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An Exercise to Test the Foundation of Your Jumping (Current Freebie!)
Have you ever noticed how some horse and rider combinations are just so smooth that almost every jump looks the same? They seem to take every jump right in their stride, and appear to be in perfect harmony. The reason these riders are capable of performing so fluidly is because they have a solid base or foundation of jumping skills. How solid is your jumping foundation? Here is a simple test to find out...
Now, this test may sound extremely simplistic... and it is. Yet you would be surprised how hard it is for some horses and riders! It will point out every weakness or hole in your foundation, that will likely show up when you are tested out on course - making that smooth and harmonic performance that you are hoping for somewhat elusive to achieve.
Are you ready to hear what it is?? The exercise is to get your show jumping canter - a balanced, active uphill canter - and canter over a pole on the ground. So simple, yet how many of you test yourself regularly on this skill?
Your goal should be to maintain the quality of the canter - before the pole, over the pole, and after the pole. With the exact same stride length, rhythm, speed, energy level, balance, self carriage, and straightness throughout. When done well, it should look like the pole isn't even there - the horse just maintains that canter, and steps over the pole seamlessly and effortlessly.
Do NOT worry about finding a takeoff spot for the pole. Just keep focusing on maintaining the consistency of all the qualities mentioned above. You will find, that if you are successful in maintaining a consistent quality canter, you will get a takeoff spot that works. It may not be perfect, but it will be smooth. And only when you can easily and regularly maintain a good quality canter without it changing before, during, or after your pole, should you even think about trying to influence your horse's timing over the pole.
Why? Because being able to canter a pole while maintaining the quality of the canter is the solid foundation that all more advanced jumping is built on. Skip over that, and move on to more advanced exercises before that skill is mastered, and you may be forever struggling with quality. Solid basics is always the key to ease in moving up the levels.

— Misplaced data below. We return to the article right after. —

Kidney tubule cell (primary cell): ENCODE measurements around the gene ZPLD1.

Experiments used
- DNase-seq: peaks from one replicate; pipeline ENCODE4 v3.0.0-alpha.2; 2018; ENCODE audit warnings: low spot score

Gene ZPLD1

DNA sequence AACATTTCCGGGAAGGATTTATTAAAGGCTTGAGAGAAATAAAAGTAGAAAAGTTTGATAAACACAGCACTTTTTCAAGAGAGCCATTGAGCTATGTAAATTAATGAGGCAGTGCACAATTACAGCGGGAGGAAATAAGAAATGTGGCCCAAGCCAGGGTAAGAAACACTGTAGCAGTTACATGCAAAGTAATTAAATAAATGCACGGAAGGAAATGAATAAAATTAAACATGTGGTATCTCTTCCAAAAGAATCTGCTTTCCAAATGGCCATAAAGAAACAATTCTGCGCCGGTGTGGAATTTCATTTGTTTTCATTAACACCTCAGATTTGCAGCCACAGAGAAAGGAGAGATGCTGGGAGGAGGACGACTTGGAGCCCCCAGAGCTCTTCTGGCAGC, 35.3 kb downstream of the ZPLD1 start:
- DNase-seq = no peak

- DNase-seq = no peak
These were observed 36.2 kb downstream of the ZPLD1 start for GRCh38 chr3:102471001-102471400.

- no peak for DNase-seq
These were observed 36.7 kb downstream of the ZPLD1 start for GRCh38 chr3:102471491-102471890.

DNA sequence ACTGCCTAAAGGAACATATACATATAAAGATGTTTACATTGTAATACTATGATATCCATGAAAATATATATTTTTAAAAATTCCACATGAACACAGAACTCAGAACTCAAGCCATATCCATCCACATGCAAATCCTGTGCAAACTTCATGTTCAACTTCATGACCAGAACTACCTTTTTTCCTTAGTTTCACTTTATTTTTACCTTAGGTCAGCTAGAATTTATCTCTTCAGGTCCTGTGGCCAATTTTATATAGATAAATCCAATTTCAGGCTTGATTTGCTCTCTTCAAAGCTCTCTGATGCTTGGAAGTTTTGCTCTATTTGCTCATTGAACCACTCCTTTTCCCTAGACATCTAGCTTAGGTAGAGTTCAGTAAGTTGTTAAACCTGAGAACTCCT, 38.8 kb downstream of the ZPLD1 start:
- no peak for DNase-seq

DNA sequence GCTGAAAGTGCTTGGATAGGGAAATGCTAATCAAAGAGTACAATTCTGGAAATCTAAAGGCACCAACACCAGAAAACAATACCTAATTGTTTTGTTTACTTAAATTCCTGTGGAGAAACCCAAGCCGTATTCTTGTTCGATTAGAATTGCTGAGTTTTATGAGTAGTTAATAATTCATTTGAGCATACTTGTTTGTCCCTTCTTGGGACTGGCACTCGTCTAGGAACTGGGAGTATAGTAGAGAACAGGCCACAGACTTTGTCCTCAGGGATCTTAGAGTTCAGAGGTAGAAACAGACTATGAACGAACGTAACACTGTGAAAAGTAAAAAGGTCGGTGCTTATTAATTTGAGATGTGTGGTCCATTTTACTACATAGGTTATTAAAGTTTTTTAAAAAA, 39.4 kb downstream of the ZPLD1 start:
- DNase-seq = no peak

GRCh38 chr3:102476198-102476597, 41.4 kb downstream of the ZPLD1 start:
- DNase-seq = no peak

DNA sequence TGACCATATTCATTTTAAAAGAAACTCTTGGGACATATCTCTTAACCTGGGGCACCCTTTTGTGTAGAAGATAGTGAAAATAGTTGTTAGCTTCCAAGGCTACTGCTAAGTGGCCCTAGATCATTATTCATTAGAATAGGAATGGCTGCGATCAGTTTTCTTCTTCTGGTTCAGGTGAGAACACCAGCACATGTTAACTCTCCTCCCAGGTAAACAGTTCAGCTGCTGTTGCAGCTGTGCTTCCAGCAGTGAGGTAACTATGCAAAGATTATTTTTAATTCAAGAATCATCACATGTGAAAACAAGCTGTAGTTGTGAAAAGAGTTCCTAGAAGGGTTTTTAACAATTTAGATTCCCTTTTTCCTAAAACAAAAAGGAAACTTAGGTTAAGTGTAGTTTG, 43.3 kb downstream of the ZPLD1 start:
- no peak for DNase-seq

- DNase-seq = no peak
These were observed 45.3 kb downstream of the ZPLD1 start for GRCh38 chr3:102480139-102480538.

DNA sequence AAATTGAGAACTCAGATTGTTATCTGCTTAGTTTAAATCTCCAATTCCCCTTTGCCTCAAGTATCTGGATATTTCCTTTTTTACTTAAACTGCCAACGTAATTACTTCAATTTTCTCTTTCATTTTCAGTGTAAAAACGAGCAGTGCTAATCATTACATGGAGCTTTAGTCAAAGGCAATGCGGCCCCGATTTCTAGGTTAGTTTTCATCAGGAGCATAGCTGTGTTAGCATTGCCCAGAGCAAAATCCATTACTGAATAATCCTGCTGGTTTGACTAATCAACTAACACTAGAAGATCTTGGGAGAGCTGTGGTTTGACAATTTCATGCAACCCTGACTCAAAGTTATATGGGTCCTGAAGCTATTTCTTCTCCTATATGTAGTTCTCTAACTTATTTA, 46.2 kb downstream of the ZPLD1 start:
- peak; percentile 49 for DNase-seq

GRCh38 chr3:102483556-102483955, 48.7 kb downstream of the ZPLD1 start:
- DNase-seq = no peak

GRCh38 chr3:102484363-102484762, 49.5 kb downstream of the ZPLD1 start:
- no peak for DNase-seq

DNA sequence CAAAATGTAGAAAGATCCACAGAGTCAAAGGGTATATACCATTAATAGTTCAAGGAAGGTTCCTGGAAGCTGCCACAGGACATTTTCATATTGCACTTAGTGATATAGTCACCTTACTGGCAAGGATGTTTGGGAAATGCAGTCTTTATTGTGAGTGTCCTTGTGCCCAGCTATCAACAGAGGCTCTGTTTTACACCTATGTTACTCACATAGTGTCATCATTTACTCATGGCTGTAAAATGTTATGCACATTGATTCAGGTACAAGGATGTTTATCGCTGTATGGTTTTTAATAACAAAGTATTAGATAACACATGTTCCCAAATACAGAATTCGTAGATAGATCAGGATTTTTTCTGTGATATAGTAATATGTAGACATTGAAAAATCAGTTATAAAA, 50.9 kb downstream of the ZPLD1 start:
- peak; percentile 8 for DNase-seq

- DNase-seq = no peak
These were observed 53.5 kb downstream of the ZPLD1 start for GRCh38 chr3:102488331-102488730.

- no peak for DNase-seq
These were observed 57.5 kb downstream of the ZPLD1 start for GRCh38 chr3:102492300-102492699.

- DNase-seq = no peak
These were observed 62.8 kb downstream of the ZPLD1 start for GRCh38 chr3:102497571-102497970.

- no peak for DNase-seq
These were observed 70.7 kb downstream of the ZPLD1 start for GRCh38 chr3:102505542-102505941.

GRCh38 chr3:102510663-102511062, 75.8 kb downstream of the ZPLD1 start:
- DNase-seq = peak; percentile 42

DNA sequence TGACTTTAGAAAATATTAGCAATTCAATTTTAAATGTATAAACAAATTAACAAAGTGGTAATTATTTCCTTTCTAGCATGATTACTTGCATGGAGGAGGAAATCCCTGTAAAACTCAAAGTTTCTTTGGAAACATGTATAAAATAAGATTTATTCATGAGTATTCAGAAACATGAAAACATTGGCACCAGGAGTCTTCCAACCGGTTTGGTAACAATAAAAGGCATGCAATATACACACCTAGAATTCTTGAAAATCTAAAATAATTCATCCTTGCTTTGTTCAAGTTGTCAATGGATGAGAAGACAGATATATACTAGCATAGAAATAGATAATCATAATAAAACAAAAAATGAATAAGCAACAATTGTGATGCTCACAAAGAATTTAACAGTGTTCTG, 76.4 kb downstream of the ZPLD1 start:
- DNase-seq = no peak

What are some of the different things that can go wrong when cantering a pole? A familiar issue is the horse changing rhythm - with a quickening of the rhythm being the most common. Usually along with that, the horse loses some rideability - going against the rider's hand, and falling on the forehand. Which means that the horse will be going into the next pole (or jump) with less control and balance. And with each pole or jump on your course, things are probably going to get worse and worse. For some ideas on how to fix this problem, read this article on the horse that rushes jumps.
Less common is the problem of the horse losing energy and becoming weak at the pole. Often this is caused by the rider riding backwards to the pole, and using too much hand. Sometimes the horse just has a very cautious or timid nature. If you find you have this problem, read this article on how to get the best out of this type of horse.
Straightness issues are also quite common. Many times the horse will tend to lean to one side or the other - somtimes it is as mild as the horse leaning a bit on one rein, and sometimes it is severe enough to cause the horse to drift to the side of the pole. And if the horse is falling to one side badly enough, he can even have trouble maintaining his canter lead. It can be very enlightening to use striped poles when doing this exercise. As you can challenge yourself to be accurate in stepping right over the middle stripe.
When you get to the point where one pole is easy, increase the challenge by doing a full course of poles. With more to do, be careful that you don't lose sight of the details... the quality of your canter throughout is still your paramount goal. If as you go on around your course, you start to lose some quality - abort the course, and work on your flatwork for a few minutes. Then start up again with just a few poles to see if you can successfully maintain the quality.
It is easy to be tempted to overlook slight issues, like the horse leaning a bit on one rein, losing rhythm, or coming against the rider's hand on the approach to a pole. But if you regularly go back to this very basic foundation of jumping, and work on improving the quality and consistency of your technique, you WILL reap the benefits on course.